A hero sandwich with fresh mozzarella and meats.
Sandwich from Pisillo.
Robert Sietsema/Eater NY

Dim Sum Palace

Unlike its late-night Chinatown sibling on Division Street, this location of Dim Sum Palace only stays open until 10 p.m. But it is an ideal pick for group dining, especially without a reservation. Find Cantonese dim sum classics here like shrimp shumai dumplings, rice rolls, and more.

A pair of hands wielding a fork and knife dissects a steak beside a plate of lobster and pea shoots.
Beef and broccoli from Dim Sum Palace.
Jutharat Pinyodoonyachet/Eater NY

Kesté

Got a big group? Roberto Caporuscio’s cavernous restaurant has plenty of seating in cozy booths and tables where it’s not too loud. Caporuscio is one of the Italians who, back in the ’90s, helped fuel a national obsession for Neapolitan pies. They’re still very good here (in Keste’s last Manhattan outpost), but don’t miss the arancini, the Sicilian salad with fennel and orange, and the montanara, a variation on fried pizza.

A Keste pizza dough with tomatoes on it, in front of an oven.
A pizza in front of the oven at Keste.
Keste

Manhatta

Sixty floors up, Danny Meyer’s Manhatta offers some of the best dining views in the neighborhood. Its dining room looks out onto the East River, the Manhattan Bridge, and Brooklyn, and behind the walnut and granite bar, the rest of downtown Manhattan is visible. The restaurant has changed since it initially opened. Today, it offers an a la carte menu and a $275-per-person tasting menu.

Manhatta
The soaring view at Manhatta.
Alex Staniloff/Eater NY

Fish Market

Fish Market, located across from Pier 17 and the Tin Building food hall, is a holdover from another time. Part dive bar, part restaurant, it’s one of the few places in town where a whole lobster comes with a free shot of vodka. This isn’t the place to take your client out to dinner: The glass in the front window has been shattered for years, and the selection of drinks here ranges from bottled Bud Light to cans of White Claw. All the same, it’s a beloved haunt in the area that happens to serve shrimp puffs, dumplings, and scallion pancakes. .

Pearl Diner

Pearl has stood out since the 1960s in the high-rise-ridden Financial District, serving up big breakfast plates in a tiny, quintessential diner space. During the week it opens at 8 a.m., and nearby office workers start filing in soon after for a morning meal. The menu offers more than 40 burgers, but stick to a classic cheeseburger or bacon burger, with fries. Don’t expect frills.

Pearl Diner
Pearl Diner in FiDi stands out as history amongst the high-rises.
Robert Sietsema/Eater NY

Xpizza

XPizza is a pizzeria and “multidisciplinary platform” curiously located near the South Street Seaport, of all places, where you can dance to some actually good DJs, and be in bed by 10 p.m. if you want to — preferably with a slice in hand. The crowd features spillover from nearby Dimes Square. At night, there’s dancing, but the space is tiny. Be ready to bump shoulders.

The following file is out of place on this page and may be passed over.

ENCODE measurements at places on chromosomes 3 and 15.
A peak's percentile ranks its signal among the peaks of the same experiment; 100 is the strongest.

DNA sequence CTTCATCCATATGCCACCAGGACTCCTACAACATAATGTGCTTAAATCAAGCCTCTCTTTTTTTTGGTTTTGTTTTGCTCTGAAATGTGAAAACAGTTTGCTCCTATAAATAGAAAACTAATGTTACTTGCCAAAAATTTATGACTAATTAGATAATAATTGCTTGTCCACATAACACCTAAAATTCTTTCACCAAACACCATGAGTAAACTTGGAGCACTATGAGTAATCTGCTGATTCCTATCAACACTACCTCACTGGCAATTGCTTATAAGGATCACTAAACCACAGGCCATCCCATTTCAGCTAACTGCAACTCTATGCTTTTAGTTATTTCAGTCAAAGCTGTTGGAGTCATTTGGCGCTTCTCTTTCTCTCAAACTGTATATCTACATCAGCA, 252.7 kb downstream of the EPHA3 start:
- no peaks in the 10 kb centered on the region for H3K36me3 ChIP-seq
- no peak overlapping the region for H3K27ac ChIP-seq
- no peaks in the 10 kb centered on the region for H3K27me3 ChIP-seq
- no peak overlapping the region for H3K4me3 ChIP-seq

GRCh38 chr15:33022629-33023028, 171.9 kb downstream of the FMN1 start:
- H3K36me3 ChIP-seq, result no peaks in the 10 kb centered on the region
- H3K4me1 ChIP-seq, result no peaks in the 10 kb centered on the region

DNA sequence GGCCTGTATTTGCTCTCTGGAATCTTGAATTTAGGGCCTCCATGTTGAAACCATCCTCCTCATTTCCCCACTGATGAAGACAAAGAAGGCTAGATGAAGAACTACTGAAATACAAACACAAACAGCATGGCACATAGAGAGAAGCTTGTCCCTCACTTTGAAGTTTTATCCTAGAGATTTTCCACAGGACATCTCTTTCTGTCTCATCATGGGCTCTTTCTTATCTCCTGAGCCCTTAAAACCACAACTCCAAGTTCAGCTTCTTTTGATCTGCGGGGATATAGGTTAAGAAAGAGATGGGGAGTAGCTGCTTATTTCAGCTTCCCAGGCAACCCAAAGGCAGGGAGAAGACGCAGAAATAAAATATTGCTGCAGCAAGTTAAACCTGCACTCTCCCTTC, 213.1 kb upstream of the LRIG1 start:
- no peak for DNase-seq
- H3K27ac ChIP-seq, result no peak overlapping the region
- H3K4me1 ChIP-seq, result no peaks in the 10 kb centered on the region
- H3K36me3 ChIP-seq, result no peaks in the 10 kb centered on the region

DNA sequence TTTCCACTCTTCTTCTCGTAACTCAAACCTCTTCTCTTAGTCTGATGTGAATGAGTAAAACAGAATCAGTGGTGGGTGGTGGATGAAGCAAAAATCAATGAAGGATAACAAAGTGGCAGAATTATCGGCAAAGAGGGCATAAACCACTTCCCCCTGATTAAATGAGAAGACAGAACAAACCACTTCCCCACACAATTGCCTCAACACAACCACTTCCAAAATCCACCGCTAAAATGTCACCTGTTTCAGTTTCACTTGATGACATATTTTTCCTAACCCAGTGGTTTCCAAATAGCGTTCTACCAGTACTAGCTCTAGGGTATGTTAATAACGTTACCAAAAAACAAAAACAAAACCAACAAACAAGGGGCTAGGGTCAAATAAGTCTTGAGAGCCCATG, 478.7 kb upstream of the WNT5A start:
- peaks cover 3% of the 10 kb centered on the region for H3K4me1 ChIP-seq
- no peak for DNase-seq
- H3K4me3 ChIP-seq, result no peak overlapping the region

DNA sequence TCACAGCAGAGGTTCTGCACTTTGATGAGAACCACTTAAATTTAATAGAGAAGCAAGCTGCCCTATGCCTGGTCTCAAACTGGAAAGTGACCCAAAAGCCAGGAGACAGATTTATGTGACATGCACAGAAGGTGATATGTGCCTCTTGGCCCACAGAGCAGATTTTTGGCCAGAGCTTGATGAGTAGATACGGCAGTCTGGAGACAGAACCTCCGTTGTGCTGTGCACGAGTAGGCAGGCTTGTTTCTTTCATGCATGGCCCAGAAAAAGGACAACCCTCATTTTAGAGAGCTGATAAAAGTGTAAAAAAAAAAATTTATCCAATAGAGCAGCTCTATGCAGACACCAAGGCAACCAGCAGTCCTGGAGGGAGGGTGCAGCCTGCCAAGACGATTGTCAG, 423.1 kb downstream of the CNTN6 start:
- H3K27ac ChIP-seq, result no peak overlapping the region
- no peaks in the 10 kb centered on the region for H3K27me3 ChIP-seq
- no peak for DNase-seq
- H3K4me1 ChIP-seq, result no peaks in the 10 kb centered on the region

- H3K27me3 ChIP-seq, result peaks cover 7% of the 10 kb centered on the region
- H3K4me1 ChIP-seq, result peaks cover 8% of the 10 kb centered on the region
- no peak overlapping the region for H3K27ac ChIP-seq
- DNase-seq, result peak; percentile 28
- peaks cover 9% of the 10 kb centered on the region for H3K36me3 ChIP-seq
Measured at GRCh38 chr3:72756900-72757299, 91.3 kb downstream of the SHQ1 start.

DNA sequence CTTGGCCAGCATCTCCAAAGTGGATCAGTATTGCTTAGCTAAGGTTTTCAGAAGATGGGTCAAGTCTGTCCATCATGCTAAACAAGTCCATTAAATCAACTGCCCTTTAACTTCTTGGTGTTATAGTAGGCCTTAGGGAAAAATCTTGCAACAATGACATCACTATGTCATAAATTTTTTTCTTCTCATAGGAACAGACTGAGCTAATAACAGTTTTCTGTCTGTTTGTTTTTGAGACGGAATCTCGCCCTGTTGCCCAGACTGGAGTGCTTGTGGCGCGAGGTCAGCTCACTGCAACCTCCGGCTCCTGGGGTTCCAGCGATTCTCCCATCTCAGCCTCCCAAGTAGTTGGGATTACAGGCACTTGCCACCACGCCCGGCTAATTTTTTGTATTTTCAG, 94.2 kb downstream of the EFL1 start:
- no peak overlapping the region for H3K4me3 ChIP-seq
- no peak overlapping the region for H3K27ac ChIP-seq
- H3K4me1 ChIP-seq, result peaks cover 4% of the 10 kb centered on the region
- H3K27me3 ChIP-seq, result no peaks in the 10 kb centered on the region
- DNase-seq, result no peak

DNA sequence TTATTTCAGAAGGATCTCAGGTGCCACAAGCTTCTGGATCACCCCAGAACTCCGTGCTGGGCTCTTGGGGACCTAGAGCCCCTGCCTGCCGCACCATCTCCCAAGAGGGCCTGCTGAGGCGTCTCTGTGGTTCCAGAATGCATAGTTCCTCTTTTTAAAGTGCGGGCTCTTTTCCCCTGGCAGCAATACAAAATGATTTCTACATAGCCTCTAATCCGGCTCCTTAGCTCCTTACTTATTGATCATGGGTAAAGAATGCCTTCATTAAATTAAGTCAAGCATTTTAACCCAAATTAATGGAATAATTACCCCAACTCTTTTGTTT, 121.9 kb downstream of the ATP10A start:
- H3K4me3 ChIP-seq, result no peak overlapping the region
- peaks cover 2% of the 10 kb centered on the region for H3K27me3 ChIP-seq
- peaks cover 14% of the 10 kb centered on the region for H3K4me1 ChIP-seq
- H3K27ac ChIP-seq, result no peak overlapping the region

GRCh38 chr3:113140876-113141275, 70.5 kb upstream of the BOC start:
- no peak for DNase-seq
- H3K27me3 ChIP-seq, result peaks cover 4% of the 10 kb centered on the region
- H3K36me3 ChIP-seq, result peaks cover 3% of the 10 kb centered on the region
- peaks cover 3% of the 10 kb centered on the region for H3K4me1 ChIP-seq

Crown Shy

70 Pine Street is restaurateur James Kent’s tower of fine dining. At the ground level is Crown Shy, a restaurant that opened in 2019 that manages to hit notes of special occasion dining while not feeling fussy. Pastry chef Renata Ameni’s desserts — like the orange satsuma ice cream — are as important to try as its main courses. Upstairs, the same team operates Saga, a tasting menu restaurant on the building’s 63rd floor, and Overstory, its sibling rooftop cocktail bar.

An ornate, high-ceilinged dining room is filled with tables and chairs. Custom light fixtures hang from the ceilings.
The dining room at Crown Shy.
Chris Payne/Crown Shy

Serafina Vino e Cucina

From the people behind Serafina, Vino e Cucina, serving lunch and dinner, merges Serafina’s Italian favorites with Italian wines; each menu item has a wine pairing. The newly opened 75-seat restaurant with indoor and outdoor seating offers antipasti, pizzas, pastas and more.

The inside of a wine bar restaurant.
Inside Vino e Cucina.
Vino e Cucina

Tin Building by Jean-Georges

Eight years in the making, celebrity chef Jean-Georges Vongerichten opened the Tin Building — a massive complex complete with several restaurants and retail shops — in 2022. Stretching 53,000-square-feet, and several floors, one could spend a whole day in the space alone trying dishes from all over the world. In an era of food hall overload, the Tin Building puts its own luxury spins on the genre.

A sunny room full of tables.
T. Brasserie at the Tin Building serves French bistro fare.
Robert Sietsema/Eater NY

Fraunces Tavern

There are hundreds of whiskeys, beers, and ciders to select from at this long-running tavern with a storied history that dates back to 1762. Ownership has changed hands many times through the years, and at times, its fate has hung in the balance. But it’s still kicking, offering booze and tavern fare like fish and chips, steak, and a slow-roasted chicken pot pie in a low-lit, dark-wooded space.